The Economic Consequences of Data Privacy Regulation: Empirical Evidence from GDPR
This paper studies the effects of the EU’s General Data Protection Regulation (GDPR) on the ability of firms to collect consumer data, identify consumers over time, accrue revenue via online advertising, and predict their behavior. Utilizing a novel dataset by an intermediary that spans much of the online travel industry, we perform a difference-in-differences analysis that exploits the geographic reach of GDPR. We find a 12.5% drop in the intermediary-observed consumers as a result of the new opt-in requirement of GDPR. At the same time, the remaining consumers are observable for a longer period of time. We provide evidence that this pattern is consistent with the hypothesis that privacy-conscious consumers substitute away from less efficient privacy protection (e.g, cookie deletion) to explicit opt out, a process that would reduce the number of artificially short consumer histories. Further in keeping with this hypothesis, we observe that the average value of the remaining consumers to advertisers has increased, offsetting most of the losses from consumers that opt out. Finally, we find that the ability to predict consumer behavior by the intermediary’s proprietary machine learning algorithm does not significantly worsen as a result of the changes induced by GDPR. Our results highlight the externalities that consumer privacy decisions have both on other consumers and for firms.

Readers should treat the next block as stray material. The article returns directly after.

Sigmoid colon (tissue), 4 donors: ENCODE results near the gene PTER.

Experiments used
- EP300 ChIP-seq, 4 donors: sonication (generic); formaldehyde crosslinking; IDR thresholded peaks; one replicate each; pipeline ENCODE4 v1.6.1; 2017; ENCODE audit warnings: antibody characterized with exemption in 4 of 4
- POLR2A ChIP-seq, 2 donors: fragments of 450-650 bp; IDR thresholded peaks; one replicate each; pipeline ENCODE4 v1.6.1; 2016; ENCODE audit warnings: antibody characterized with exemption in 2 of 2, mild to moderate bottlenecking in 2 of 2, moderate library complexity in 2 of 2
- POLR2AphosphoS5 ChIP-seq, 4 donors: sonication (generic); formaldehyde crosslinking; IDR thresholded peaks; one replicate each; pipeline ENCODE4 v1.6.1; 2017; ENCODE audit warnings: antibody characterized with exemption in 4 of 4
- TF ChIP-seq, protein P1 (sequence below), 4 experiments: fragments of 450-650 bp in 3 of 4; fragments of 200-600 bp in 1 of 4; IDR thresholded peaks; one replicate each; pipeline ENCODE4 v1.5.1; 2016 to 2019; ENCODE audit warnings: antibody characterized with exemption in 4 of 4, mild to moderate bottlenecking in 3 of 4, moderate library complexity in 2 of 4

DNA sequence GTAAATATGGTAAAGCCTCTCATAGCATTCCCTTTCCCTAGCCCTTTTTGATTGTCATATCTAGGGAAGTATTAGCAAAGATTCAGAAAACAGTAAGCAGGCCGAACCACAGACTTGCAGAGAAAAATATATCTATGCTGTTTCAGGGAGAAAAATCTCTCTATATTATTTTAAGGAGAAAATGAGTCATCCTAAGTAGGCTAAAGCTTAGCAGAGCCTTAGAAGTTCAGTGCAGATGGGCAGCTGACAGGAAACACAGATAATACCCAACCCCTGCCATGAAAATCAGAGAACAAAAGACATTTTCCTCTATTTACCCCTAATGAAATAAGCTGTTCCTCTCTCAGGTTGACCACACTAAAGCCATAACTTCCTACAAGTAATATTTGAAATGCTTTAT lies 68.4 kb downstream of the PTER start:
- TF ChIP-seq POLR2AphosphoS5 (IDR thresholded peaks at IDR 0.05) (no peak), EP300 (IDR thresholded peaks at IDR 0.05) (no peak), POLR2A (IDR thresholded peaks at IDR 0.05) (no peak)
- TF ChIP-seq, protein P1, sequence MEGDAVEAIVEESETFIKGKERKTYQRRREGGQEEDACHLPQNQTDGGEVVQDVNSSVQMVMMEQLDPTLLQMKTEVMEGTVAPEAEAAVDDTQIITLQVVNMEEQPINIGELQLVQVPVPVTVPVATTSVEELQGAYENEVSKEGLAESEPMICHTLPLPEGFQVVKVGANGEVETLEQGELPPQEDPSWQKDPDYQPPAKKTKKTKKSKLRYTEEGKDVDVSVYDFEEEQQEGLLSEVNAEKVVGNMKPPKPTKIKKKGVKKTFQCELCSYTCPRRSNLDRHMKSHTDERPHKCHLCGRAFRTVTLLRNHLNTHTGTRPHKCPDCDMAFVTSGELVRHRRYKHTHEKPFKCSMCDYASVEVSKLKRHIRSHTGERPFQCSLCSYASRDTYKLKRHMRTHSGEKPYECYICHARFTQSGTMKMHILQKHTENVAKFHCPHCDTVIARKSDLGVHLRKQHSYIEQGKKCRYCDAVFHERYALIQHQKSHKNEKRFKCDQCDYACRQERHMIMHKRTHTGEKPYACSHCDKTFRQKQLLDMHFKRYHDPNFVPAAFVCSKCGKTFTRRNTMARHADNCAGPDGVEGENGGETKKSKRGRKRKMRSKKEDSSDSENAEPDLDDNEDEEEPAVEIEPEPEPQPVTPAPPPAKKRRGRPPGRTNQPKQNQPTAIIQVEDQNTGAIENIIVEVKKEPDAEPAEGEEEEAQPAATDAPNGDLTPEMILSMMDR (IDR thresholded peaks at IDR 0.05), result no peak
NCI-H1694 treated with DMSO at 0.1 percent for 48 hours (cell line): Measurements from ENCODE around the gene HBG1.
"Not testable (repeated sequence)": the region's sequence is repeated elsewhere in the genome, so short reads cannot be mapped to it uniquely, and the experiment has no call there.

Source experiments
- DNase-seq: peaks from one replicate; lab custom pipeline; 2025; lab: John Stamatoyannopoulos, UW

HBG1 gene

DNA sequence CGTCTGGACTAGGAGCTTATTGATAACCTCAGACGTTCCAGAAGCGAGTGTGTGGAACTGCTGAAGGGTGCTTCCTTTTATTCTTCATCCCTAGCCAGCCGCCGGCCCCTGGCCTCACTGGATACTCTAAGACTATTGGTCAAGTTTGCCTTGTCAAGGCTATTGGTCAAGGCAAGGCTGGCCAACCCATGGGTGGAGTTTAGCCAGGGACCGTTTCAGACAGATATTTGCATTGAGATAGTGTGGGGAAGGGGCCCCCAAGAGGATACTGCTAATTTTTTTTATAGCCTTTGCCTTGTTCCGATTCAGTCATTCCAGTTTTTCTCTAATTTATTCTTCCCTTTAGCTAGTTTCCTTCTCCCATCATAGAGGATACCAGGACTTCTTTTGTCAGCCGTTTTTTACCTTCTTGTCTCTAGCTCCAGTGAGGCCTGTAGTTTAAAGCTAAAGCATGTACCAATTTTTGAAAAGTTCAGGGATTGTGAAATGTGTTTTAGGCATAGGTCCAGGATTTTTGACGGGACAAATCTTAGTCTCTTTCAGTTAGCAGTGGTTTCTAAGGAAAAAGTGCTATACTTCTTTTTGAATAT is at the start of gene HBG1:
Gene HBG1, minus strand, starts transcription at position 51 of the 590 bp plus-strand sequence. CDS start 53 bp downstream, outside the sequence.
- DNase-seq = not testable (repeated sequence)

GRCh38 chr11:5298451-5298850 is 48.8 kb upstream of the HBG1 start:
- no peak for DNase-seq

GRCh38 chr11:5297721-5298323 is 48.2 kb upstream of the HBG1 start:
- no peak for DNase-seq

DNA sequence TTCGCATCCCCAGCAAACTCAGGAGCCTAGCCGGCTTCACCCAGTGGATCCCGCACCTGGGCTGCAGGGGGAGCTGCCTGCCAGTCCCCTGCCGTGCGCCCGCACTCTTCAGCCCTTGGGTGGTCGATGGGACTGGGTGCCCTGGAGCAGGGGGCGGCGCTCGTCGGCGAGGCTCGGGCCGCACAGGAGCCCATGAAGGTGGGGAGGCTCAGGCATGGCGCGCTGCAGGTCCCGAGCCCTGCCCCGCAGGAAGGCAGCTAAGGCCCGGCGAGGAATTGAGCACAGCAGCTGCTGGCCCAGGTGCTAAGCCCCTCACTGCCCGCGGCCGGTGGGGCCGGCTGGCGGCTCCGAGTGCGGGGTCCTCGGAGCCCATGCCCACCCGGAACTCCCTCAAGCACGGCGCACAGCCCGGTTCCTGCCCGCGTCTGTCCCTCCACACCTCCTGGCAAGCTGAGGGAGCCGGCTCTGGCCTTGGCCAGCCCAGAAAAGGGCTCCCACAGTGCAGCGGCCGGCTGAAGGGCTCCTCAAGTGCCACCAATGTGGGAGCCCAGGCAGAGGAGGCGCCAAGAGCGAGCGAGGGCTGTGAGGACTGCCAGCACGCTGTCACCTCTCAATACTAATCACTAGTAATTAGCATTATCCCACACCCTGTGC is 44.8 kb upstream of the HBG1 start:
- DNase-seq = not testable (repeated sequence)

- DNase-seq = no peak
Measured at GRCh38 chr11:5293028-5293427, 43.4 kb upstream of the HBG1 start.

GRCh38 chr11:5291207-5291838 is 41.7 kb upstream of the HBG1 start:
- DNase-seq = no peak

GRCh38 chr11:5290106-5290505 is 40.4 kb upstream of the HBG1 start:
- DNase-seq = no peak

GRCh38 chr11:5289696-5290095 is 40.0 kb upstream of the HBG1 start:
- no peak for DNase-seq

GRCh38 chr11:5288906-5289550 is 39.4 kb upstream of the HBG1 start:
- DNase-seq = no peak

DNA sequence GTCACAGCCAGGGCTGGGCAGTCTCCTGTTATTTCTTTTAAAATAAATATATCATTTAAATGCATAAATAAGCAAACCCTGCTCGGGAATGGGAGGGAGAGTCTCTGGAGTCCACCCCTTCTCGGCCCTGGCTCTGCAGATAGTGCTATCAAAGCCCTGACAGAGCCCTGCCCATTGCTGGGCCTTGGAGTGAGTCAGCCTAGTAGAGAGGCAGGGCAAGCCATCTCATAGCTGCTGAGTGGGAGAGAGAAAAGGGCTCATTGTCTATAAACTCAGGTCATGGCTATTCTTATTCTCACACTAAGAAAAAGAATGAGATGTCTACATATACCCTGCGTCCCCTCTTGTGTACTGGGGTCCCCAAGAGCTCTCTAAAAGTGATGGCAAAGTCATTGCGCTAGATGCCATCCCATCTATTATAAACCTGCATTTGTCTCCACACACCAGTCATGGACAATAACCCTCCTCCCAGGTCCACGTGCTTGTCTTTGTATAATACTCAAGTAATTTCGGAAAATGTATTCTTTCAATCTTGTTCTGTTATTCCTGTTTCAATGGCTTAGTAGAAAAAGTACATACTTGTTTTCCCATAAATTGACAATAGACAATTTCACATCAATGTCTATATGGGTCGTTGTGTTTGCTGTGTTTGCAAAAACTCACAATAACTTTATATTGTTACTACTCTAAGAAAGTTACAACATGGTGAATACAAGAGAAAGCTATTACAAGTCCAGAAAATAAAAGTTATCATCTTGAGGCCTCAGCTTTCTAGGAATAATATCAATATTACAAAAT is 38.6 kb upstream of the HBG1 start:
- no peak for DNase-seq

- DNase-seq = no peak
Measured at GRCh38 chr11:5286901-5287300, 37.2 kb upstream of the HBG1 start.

We would like to thank Daron Acemoglu, Francesco Decarolis, Glenn Ellison, Sara Ellison, and seminar participants at Columbia for helpful comments. We would further like to thank William Nelson for his help. Krista Moody provided outstanding research assistance. All errors are our own. The views expressed herein are those of the authors and do not necessarily reflect the views of the National Bureau of Economic Research.